The present owners of 5 St John Street in Thornbury tell us they have seen the deeds of the house which mention that it was once a farmhouse surrounded by orchard and garden land. We haven’t seen this document but there is plenty of other evidence to suggest that number 5 is one of the oldest buildings in the street.
Our history of the property starts with an indenture dated 20th March 1767 between Thomas Clark, a tallow chandler and only son and heir of the late Thomas Clark also a tallow chandler and George Rolph of Thornbury gentleman. It relates to the sale of several properties in Thornbury to George Rolph, including ‘all that messuage or tenement wherein Joseph Williams wheelwright doth now inhabit with the workshop backside garden and orchard thereunto belonging situate and being in a street called Saint Johns Street‘. This property was described as being adjoining the Must Mill which we know from plans to have been located in the properties later known as 1 and 3 St John Street.
There is some physical evidence suggesting that the original house was on this site before the Must Mill which adjoined it on the westward side. There is a window on the westward side which is now bricked up but it would have looked out on to the land where the must mill was. However this could also be explained by the fact that the Must Mill may have been a single storey building and the window may have looked out over the Must Mill roof. The other interesting feature about the house is that it has a cellar. We understand that none of the other houses in St John’s Street has a cellar (with the exception of The Georgian House).
The next reference to the property is in the last will and testament of George Rolph dated 30th July 1792. The will referred to the fact that on 22nd September 1789 he had conveyed certain properties to his son, Thomas Rolph, surgeon of Southwark and his wife, Frances (then Frances Petty spinster). These properties included the Must Mill, stables, orchard (of about one acre) with the press mill and ‘also all that messuage or tenement wherein James Wither carpenter did then dwell and Isaac Pullen currier doth now dwell with the workshop backside and such part and so much of the garden thereto belonging as then used and occupied therewith by the said James Wither‘.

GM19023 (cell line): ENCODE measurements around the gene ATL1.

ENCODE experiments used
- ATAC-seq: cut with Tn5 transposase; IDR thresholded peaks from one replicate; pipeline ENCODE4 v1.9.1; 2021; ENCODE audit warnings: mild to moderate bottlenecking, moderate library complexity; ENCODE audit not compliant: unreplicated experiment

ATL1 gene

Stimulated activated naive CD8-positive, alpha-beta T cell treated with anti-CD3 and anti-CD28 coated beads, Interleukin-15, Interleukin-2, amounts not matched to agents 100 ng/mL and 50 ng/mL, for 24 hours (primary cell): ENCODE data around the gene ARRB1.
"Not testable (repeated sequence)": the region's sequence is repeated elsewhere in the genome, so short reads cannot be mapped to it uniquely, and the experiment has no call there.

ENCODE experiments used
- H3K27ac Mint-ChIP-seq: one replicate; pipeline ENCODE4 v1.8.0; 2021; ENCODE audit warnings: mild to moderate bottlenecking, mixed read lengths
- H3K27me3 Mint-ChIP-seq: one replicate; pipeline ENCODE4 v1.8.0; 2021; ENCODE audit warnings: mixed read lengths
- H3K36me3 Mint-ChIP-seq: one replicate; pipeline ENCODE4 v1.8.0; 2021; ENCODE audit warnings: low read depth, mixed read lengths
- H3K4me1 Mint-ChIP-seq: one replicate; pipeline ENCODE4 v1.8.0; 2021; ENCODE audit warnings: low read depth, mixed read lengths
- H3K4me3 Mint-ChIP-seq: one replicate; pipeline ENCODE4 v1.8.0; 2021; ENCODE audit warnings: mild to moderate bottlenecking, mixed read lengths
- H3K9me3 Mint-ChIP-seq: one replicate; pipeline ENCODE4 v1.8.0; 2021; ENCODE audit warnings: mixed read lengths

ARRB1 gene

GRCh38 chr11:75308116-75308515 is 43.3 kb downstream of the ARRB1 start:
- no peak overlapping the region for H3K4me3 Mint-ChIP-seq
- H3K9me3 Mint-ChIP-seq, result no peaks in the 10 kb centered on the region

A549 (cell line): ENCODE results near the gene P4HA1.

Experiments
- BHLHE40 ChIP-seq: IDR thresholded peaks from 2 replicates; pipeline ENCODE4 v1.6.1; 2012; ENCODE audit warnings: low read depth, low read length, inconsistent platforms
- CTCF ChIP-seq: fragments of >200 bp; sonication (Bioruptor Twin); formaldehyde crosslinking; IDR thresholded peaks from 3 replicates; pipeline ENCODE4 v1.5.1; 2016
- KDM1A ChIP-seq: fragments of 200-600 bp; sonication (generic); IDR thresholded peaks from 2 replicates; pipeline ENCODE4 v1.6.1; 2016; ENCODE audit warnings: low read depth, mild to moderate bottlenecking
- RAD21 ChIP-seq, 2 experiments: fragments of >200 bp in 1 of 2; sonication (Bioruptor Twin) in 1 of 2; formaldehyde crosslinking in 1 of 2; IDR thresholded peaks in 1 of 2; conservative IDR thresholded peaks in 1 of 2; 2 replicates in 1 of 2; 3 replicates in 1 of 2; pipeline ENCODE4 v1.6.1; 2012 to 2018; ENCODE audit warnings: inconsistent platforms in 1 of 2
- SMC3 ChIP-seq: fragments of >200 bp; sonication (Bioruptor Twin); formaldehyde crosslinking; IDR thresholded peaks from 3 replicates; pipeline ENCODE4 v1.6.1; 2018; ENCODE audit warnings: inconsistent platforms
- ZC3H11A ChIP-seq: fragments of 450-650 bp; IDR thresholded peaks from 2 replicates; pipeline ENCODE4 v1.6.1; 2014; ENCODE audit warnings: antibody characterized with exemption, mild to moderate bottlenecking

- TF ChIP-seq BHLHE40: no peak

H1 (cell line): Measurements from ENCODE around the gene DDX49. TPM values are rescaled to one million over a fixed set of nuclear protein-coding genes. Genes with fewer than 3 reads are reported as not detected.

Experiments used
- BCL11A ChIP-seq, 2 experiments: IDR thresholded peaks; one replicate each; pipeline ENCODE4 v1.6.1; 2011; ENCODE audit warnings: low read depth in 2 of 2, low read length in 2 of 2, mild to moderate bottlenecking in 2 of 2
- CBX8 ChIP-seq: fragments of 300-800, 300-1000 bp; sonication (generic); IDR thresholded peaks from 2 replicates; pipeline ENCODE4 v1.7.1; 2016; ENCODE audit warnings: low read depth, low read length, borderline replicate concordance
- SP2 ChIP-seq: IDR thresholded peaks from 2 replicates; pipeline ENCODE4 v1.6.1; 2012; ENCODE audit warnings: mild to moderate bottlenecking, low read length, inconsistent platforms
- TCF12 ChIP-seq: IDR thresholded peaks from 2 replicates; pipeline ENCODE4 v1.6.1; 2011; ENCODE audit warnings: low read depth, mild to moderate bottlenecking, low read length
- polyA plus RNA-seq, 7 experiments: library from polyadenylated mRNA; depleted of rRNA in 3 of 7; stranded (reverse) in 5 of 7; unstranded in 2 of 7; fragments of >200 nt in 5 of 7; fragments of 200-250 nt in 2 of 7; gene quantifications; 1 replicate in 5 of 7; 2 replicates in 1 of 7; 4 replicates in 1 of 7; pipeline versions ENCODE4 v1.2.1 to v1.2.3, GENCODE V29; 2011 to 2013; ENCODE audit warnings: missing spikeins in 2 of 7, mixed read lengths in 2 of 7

An indenture of 3rd April 1818 concerning Francis the widow of Thomas Rolph describes a property as “that messuage or tenement wherein Joseph Williams wheelwright sometime since inhabited and James Withers carpenter afterwards dwelt and Isaac Pullin since dwelt but now divided into two messuages or tenements and wherein Richard Putley shoemaker and George Gough do now dwell with the workshop backside and such part and so much of the garden and orchard thereto belonging as is now used and occupied therewith by the said Richard Putley and George Gough. All which said several messuages or tenements gardens and premises above mentioned and described are situate in or near the Borough of Thornbury aforesaid.”
Frances at that time was living in Charlotte Ville in Upper Canada and wished to sell her properties in Thornbury. She placed them in the hands of her trustees, Edmond Salmon surgeon and Thomas Morris, gentleman, both of Thornbury. Our next information is taken from a schedule of deeds and shows that George Rolph, presumably Thomas and Frances’s son, sold the property to James Ford in January 1824.
An indenture dated 1839, which also relates to the property now known as The Georgian House, states that it is ‘abutting Eastward on a building of the said James Ford formerly used as a flax shop but now converted into a stable‘.
The 1840 Tithe Map shows that the property was a ‘house etc’ owned and occupied by James Ford.
In 1849 it was bought by John Hodges, we believe, from James Ford. The 1859 Rate Book shows it was owned by John Hodges. On November 15 1873, John Hodges “agreed to convey settle and assume the messuage garden and hereditaments” for the use of his son, George Hodges, providing George paid an annual rent of £8.00 to his father and Martha Greenham (the daughter of George’s brother, James and now married to James Hobb Greenham). We have learned about John and George Hodges as this family were responsible for building several houses in the area and owned quite a few others.
The Rate Books show that the house was owned by George Hodges up to 1905 when the owner is shown as the Representatives of the Late George Hodges and this is still the situation in the 1926 Rate Book. In the 19th century many records refer to the house as number 3 St John Street until official street numbering was introduced about 1953 when it became number 5.